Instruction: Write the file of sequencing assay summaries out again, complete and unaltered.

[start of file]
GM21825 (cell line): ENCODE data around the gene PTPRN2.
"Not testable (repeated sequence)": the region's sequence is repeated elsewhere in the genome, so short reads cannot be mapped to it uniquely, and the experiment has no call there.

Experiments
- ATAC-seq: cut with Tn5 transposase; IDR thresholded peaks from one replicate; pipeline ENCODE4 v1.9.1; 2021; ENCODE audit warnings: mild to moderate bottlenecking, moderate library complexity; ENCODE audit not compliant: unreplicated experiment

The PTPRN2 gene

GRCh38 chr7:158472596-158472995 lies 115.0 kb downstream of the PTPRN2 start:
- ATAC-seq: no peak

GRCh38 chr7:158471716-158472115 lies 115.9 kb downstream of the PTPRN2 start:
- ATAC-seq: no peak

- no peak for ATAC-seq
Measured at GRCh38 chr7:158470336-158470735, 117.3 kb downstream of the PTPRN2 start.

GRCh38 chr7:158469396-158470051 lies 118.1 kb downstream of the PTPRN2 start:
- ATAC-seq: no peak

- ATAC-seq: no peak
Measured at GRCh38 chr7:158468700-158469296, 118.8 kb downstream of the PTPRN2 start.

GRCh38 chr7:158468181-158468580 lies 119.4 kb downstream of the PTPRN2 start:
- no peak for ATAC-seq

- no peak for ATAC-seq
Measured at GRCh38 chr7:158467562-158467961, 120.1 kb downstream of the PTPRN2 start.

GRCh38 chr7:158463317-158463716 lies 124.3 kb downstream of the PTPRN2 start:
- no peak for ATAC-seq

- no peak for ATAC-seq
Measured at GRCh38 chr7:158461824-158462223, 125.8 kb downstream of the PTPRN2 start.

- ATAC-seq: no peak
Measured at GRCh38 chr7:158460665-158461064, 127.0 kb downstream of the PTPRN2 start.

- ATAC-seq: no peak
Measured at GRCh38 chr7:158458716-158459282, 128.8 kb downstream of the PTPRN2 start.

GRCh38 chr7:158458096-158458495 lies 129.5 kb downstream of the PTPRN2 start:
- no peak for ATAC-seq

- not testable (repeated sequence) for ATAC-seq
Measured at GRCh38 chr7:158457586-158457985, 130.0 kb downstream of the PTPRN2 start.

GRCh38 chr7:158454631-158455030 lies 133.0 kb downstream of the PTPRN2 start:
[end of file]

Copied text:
GM21825 (cell line): ENCODE data around the gene PTPRN2.
"Not testable (repeated sequence)": the region's sequence is repeated elsewhere in the genome, so short reads cannot be mapped to it uniquely, and the experiment has no call there.

Experiments
- ATAC-seq: cut with Tn5 transposase; IDR thresholded peaks from one replicate; pipeline ENCODE4 v1.9.1; 2021; ENCODE audit warnings: mild to moderate bottlenecking, moderate library complexity; ENCODE audit not compliant: unreplicated experiment

The PTPRN2 gene

GRCh38 chr7:158472596-158472995 lies 115.0 kb downstream of the PTPRN2 start:
- ATAC-seq: no peak

GRCh38 chr7:158471716-158472115 lies 115.9 kb downstream of the PTPRN2 start:
- ATAC-seq: no peak

- no peak for ATAC-seq
Measured at GRCh38 chr7:158470336-158470735, 117.3 kb downstream of the PTPRN2 start.

GRCh38 chr7:158469396-158470051 lies 118.1 kb downstream of the PTPRN2 start:
- ATAC-seq: no peak

- ATAC-seq: no peak
Measured at GRCh38 chr7:158468700-158469296, 118.8 kb downstream of the PTPRN2 start.

GRCh38 chr7:158468181-158468580 lies 119.4 kb downstream of the PTPRN2 start:
- no peak for ATAC-seq

- no peak for ATAC-seq
Measured at GRCh38 chr7:158467562-158467961, 120.1 kb downstream of the PTPRN2 start.

GRCh38 chr7:158463317-158463716 lies 124.3 kb downstream of the PTPRN2 start:
- no peak for ATAC-seq

- no peak for ATAC-seq
Measured at GRCh38 chr7:158461824-158462223, 125.8 kb downstream of the PTPRN2 start.

- ATAC-seq: no peak
Measured at GRCh38 chr7:158460665-158461064, 127.0 kb downstream of the PTPRN2 start.

- ATAC-seq: no peak
Measured at GRCh38 chr7:158458716-158459282, 128.8 kb downstream of the PTPRN2 start.

GRCh38 chr7:158458096-158458495 lies 129.5 kb downstream of the PTPRN2 start:
- no peak for ATAC-seq

- not testable (repeated sequence) for ATAC-seq
Measured at GRCh38 chr7:158457586-158457985, 130.0 kb downstream of the PTPRN2 start.

GRCh38 chr7:158454631-158455030 lies 133.0 kb downstream of the PTPRN2 start: